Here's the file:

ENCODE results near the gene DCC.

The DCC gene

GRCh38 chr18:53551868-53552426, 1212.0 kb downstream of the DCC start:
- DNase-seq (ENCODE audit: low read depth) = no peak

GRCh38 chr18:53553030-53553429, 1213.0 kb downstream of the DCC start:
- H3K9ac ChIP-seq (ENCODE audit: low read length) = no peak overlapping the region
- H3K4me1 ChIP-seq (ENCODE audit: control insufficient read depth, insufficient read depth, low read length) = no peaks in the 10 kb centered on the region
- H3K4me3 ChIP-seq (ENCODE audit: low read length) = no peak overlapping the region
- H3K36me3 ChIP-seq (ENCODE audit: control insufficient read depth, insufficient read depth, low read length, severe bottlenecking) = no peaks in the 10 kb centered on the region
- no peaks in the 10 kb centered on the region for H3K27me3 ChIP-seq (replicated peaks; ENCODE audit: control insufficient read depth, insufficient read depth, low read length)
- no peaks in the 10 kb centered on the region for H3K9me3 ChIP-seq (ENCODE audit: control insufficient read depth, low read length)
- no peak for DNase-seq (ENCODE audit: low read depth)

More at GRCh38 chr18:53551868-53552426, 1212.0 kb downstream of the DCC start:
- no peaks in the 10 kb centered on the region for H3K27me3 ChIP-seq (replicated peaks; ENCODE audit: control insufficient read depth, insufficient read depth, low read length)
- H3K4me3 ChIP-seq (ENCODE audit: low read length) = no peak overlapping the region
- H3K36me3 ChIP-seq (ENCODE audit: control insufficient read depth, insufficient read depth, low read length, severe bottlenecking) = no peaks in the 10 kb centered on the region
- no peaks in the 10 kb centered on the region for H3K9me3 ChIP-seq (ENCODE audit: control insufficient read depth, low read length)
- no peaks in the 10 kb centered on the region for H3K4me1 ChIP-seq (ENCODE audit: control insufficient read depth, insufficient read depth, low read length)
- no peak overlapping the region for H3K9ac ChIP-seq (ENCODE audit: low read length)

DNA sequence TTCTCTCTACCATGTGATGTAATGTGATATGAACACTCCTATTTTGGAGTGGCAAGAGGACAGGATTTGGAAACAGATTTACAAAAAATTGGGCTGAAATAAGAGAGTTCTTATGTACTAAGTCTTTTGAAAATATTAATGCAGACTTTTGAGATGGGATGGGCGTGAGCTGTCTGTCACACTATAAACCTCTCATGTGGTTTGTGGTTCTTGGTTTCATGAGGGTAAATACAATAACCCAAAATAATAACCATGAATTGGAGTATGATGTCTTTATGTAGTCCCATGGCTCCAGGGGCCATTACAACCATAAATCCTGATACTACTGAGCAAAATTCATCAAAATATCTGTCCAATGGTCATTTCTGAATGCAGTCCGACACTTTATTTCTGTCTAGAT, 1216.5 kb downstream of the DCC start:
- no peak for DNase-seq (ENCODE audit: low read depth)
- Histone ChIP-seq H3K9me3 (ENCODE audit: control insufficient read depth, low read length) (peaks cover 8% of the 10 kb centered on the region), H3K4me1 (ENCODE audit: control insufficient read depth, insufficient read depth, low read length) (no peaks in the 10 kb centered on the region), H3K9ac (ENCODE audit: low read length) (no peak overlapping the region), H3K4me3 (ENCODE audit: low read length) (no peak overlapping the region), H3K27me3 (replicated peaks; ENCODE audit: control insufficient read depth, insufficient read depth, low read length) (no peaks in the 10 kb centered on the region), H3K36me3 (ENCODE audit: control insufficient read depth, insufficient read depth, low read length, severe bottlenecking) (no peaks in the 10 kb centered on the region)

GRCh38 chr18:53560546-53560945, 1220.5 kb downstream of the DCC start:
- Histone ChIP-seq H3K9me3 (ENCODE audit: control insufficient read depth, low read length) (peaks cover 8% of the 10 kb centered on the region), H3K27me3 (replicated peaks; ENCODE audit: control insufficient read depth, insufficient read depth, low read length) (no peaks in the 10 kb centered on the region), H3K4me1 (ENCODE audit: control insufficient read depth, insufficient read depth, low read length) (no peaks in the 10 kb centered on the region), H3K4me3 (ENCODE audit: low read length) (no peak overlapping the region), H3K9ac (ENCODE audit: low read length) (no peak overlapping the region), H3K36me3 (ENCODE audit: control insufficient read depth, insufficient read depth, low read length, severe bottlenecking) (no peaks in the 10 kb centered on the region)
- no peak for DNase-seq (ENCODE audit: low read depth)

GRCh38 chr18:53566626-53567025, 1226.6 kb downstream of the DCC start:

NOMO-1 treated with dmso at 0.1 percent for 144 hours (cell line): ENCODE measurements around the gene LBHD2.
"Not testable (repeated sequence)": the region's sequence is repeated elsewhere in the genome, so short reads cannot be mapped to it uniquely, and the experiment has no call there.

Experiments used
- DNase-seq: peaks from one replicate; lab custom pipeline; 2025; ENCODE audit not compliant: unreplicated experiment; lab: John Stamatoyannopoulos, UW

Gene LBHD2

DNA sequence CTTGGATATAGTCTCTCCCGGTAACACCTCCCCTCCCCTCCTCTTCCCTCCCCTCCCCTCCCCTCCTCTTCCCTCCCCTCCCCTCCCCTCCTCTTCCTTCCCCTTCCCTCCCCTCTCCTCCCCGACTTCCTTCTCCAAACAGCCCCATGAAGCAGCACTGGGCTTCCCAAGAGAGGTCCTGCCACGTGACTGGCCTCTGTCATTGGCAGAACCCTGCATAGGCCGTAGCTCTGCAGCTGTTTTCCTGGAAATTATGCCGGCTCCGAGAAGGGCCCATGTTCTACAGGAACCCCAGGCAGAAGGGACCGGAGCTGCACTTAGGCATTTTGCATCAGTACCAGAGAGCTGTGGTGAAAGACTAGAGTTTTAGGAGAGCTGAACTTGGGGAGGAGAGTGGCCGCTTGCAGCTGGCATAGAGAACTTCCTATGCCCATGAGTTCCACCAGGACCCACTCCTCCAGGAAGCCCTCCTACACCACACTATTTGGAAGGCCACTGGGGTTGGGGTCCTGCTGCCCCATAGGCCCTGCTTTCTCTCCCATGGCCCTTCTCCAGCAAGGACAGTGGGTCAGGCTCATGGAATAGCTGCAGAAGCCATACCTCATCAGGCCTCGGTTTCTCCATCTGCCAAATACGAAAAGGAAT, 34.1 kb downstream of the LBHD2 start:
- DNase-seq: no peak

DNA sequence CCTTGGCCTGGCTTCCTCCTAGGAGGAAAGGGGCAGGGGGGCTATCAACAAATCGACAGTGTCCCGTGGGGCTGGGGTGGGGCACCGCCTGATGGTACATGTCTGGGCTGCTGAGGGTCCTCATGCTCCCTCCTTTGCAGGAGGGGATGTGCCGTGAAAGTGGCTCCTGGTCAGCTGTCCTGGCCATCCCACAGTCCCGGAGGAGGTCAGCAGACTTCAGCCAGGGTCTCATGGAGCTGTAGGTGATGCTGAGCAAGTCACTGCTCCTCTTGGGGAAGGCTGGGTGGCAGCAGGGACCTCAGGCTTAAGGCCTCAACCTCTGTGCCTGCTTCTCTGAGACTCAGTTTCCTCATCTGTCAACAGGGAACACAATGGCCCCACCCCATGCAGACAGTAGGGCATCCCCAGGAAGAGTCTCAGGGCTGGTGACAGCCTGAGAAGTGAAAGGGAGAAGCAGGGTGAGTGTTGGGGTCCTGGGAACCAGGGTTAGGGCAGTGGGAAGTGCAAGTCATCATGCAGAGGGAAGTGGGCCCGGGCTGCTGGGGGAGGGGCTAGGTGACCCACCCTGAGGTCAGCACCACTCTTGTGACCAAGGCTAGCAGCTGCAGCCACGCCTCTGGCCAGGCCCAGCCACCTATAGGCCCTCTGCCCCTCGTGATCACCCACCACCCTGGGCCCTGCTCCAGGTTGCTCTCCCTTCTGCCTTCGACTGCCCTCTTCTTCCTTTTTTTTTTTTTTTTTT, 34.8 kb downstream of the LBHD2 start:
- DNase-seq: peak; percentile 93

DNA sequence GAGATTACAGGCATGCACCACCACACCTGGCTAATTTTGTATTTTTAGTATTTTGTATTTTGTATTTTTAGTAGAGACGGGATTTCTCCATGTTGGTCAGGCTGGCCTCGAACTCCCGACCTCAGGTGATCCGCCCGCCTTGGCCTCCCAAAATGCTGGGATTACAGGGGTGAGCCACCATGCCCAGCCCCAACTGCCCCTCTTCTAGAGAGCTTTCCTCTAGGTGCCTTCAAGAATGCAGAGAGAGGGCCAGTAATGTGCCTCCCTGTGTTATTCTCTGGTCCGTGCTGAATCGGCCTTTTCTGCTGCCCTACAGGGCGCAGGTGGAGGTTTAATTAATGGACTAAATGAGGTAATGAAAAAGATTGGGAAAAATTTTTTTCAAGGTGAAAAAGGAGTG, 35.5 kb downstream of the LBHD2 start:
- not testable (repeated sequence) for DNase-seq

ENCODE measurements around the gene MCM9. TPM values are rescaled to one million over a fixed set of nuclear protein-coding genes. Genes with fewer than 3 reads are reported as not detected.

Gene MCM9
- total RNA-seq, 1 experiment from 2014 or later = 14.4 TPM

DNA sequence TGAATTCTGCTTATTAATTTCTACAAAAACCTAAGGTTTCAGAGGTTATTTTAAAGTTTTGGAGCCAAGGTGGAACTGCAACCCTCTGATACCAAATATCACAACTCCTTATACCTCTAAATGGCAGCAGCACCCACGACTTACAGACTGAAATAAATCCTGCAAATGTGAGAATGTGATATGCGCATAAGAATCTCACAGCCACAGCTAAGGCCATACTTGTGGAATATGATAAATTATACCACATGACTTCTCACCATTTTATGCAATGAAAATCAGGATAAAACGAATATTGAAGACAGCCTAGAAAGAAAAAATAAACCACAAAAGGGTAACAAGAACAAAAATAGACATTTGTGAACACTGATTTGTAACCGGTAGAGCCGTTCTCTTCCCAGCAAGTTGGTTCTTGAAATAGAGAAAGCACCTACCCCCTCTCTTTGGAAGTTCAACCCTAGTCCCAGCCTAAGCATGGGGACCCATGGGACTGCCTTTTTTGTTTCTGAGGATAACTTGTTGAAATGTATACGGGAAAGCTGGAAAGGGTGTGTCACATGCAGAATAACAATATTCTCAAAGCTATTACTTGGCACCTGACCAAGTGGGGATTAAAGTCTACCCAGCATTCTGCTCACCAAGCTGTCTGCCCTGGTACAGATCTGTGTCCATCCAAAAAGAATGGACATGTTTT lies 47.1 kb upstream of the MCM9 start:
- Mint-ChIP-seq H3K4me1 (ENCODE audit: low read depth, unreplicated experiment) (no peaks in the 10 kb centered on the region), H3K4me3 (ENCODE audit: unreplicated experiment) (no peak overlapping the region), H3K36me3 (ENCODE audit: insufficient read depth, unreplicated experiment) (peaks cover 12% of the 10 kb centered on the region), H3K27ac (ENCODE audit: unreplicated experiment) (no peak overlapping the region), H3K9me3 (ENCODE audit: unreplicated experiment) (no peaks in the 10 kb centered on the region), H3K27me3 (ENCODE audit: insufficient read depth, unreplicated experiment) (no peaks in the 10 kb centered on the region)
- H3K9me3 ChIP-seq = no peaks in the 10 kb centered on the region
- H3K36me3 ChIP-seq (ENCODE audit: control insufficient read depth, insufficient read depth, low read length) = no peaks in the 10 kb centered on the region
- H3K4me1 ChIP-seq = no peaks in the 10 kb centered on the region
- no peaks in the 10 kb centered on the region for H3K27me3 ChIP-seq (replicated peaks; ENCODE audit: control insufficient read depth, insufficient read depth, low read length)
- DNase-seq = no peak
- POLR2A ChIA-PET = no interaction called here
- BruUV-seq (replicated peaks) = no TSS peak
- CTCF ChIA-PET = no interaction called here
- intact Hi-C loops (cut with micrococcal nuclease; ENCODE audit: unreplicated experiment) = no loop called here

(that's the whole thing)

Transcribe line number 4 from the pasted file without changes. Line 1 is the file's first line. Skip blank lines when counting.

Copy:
- DNase-seq (ENCODE audit: low read depth) = no peak